“I want to tell the person with a disability, don’t let it stop you, because at the end of the day you need to live your life. It doesn’t make sense to be excluded and to go through that by yourself. This is your life. You deserve to live it and enjoy it.”

 


Jordanian women have come a long way, but much work remains to be done

Jordanian women have come a long way, but much work remains to be done
Activists stage a sit-in near the government's headquarters in Amman to protest against the alleged killing of a Jordanian woman by her father for reasons related to 'family honor' on July 21, 2020. (Supplied)
Updated 18 sec ago

Jordanian women have come a long way, but much work remains to be done

Jordanian women have come a long way, but much work remains to be done
  • According to official estimates, Jordan’s unemployment rate in the third quarter of 2020 stood at 23.9 percent, up 4.8 percent compared with the same period of 2019

AMMAN: Despite improvements in the status of women in Jordan, more still needs to be done to address gender-based violence and increase women’s engagement in both society and the labor market, according to rights activists.

In remarks to Arab News on the occasion of International Women’s Day, women’s rights activists argued that Jordan has achieved “considerable” progress over the past 20 years in combating discrimination against women by revisiting laws and taking on the “social taboos” that keep Jordanian women out of the workforce.

They explained that these changes were the result of changes in society, underlining the need for more efforts at the institutional level toward improving gender equality and women’s empowerment.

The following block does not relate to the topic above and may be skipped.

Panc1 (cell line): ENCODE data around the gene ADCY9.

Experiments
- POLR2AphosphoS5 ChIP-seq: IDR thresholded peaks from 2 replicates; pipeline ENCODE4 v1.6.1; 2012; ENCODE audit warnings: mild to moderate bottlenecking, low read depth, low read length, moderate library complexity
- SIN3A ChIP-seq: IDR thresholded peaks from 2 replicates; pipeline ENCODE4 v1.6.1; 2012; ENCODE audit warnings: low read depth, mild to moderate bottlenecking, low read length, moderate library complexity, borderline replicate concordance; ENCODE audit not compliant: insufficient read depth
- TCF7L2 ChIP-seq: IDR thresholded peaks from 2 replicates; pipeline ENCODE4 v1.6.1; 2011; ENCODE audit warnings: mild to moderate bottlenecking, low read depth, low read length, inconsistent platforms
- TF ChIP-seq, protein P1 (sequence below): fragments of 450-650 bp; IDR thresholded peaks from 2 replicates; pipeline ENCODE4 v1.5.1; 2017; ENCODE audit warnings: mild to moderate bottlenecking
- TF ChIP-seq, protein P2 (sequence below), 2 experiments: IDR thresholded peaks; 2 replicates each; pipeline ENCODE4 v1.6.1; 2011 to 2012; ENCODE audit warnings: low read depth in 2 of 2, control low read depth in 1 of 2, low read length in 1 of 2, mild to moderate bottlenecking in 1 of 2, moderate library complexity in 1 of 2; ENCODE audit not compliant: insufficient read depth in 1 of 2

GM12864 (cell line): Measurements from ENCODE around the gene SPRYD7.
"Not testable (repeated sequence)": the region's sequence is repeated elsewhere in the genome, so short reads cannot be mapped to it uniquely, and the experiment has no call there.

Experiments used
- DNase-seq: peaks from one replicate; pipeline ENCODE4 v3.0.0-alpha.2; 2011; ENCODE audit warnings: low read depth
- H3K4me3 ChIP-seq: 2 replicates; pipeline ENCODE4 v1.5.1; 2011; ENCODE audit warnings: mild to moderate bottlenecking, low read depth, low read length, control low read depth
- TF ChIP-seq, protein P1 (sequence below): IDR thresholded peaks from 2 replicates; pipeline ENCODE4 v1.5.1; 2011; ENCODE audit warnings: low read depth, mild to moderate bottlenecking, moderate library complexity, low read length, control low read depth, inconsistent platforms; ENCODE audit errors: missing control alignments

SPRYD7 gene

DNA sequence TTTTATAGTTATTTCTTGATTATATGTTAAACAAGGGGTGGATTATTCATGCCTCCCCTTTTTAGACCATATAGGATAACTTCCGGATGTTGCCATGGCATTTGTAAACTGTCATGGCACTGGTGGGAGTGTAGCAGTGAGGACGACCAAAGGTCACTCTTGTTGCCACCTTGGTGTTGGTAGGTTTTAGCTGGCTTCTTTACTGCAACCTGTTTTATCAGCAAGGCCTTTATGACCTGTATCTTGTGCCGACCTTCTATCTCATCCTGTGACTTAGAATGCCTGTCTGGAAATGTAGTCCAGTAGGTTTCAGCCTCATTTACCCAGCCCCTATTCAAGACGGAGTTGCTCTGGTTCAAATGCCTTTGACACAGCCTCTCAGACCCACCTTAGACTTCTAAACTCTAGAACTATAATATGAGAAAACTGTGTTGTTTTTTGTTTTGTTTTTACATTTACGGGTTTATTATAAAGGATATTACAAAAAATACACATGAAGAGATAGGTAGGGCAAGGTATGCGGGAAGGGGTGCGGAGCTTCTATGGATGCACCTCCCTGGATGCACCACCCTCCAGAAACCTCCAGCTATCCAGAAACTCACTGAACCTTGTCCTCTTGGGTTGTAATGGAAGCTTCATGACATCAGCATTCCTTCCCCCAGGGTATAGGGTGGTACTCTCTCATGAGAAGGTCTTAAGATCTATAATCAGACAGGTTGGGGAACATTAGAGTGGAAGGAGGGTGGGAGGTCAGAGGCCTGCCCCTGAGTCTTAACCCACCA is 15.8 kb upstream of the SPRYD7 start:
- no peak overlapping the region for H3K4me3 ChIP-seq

Rana Husseini, a renowned women’s rights activist, said: “With regard to the achievements of the women’s rights movement, I would say that one of the most important accomplishments was the appointment of women in decision-making positions such as ministers, criminal prosecutors, ambassadors and judges. Now, you see women almost everywhere. This is a sign that society is more open now toward accepting and wanting women to be in positions of leadership.”

Despite changes to social structures and improvements in women’s rights in Jordan, the award-winning journalist said there are still problems related to women’s labor force participation and their employment status, citing the high unemployment rates among females.

According to official estimates, Jordan’s unemployment rate in the third quarter of 2020 stood at 23.9 percent, up 4.8 percent compared with the same period of 2019. The rate of unemployed males who hold a bachelor’s degree and higher reached 25.2 percent, while the percentage of unemployed females who hold at least the same degree increased to 77 percent.

“Despite efforts, economic participation among women is still weak,” Husseini said, adding that there were still many jobs occupied exclusively by men.

“There is still discrimination in the workplace. Job owners prefer to hire men to get around issues related to maternity leave and childcare.”

Honor crimes

On average, 10 to 15 women are killed annually in Jordan in the name of honor, Husseini said.

Husseini, who authored the hard-hitting book, “Murder in the Name of Honor,” explained that the figure has seen a “significant drop.”

“The number of the so-called ‘honor crimes’ reported in Jordan during the 1980s and 1990s was between 20 to 25, sometimes reaching 30 every year. Now, after all the work that has been done by activists, awareness campaigns, the government and all those involved in the fight, the number has dropped to 10 to 15 cases."  

She explained that Jordan has amended laws related to violence against women, toughening penalties and thus reducing honor crimes.

I would say that one of the most important accomplishments was the appointment of women in decision-making positions.

Rana Husseini, Activist